One of my favorite parts about fishing with different guides is that they all teach you something unique. The end goal of catching the fish remains the same, but each guide has a different way of explaining something or a specific point that he feels is worth mentioning. On a recent trip to Bonefishing Paradise, aka Andros South, legendary guide Josie explained to me the importance of keeping the rod pointed at the fish while retrieving the fly.
The circumstances leading up to the event were as follows, first Josie spots a large single bonefish cruising parallel with the mangroves. I cast in front of the fish and start to retrieve my fly on Josie’s command. The fish reacts to the fly and begins to follow it. The fly is getting closer and closer to the boat so Josie instructs me to slow down the speed of the strip. The fish continues to follow but more in a curious way than that of an aggressive eater. Soon the bonefish is so close to the boat that I turned my rod low and to the side in an effort to not spook the fish. He was still following my fly and I figured he would soon see my rod above his head if I continued to point at it. With my rod to the side of the boat, the fish ended up pausing for a quick second. Josie screamed “stick em” but I never felt the eat so I didn’t do anything. The bonefish then noticed the boat and quickly vanished off to the flats.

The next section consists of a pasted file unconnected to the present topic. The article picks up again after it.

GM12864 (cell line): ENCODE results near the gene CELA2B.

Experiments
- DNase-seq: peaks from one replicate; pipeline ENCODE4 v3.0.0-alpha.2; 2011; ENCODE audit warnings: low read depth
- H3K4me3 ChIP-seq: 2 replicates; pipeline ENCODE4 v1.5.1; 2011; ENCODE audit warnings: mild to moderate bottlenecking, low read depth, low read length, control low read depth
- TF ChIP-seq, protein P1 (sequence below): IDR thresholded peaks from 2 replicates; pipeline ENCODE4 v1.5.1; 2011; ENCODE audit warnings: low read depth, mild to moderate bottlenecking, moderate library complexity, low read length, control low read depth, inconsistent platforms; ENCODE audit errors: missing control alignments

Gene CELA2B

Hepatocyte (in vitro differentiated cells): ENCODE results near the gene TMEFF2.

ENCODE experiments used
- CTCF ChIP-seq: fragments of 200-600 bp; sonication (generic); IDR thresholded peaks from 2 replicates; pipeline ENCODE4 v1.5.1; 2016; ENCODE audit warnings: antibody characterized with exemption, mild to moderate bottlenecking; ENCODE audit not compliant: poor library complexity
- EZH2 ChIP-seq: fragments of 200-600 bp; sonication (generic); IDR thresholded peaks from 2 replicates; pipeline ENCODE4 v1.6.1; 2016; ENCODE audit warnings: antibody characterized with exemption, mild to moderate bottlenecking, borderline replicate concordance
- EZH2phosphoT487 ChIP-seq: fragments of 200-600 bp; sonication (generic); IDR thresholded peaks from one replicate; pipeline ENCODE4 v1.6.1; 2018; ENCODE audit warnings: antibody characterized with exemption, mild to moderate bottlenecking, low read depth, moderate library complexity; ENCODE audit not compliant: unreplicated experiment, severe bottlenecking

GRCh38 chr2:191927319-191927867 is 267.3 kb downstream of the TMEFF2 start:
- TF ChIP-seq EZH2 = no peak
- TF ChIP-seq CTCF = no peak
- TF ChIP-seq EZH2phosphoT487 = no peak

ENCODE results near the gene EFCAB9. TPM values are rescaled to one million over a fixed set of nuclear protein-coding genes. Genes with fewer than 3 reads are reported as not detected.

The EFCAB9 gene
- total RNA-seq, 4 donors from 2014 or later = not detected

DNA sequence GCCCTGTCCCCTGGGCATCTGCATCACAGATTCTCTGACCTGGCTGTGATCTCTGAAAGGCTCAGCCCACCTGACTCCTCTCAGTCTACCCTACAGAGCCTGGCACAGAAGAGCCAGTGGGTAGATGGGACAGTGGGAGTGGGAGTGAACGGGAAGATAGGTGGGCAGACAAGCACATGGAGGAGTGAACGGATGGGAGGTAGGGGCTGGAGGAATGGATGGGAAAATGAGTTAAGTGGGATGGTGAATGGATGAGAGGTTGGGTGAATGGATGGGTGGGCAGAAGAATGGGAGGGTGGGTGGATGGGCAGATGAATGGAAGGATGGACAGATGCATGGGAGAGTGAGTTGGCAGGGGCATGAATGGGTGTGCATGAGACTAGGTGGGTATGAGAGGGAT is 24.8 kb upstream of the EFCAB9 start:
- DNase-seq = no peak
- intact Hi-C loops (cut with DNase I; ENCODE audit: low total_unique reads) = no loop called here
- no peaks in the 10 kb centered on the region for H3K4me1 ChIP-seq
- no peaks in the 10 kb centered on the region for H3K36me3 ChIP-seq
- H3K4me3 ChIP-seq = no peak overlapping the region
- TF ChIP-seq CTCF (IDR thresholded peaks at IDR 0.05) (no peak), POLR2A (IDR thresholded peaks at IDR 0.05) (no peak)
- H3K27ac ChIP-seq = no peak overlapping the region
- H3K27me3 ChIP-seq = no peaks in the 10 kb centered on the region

When a guide like Josie says the fish ate, I know he was correct, I just couldn’t figure out how I did not feel a thing. Josie explained to me what happened. When I turned my rod to the side of the boat, I was no longer directly connected to my fly. There was no slack in my line but the soft rod tip became a shock absorber that caused me to not feel the eat. When you have the rod tip pointed at the fish, you can feel the eat through the line as you retrieve the fly. When I turned the rod to the side of the boat, it was hard for me to feel the subtle take as the rod tip absorbed it. Furthering his point, he explained why the strip set was so important. If you set by pulling the line, it immediately pierces the hook into the fishes mouth. If you set with the rod aka “trout set” the soft rod tip absorbs some of the pressure causing it to take an extra second and some extra effort to secure the hook into the fish’s mouth. The bonefish can feel the fly moving in his mouth as the rod bends before it has a chance to come tight. That added time usually is long enough for the bonefish to spit the fly.
Clearly there are circumstances where moving the rod to the side of the boat is a good thing just like there are times when “trout setting” can still get the job done but I really enjoyed hearing Josie’s explanation as to why the soft rod tip on our fly rods can cause you to miss fish. I am excited to use this new knowledge when fishing streamers from a drift boat and see if it results in more hook ups there as well!
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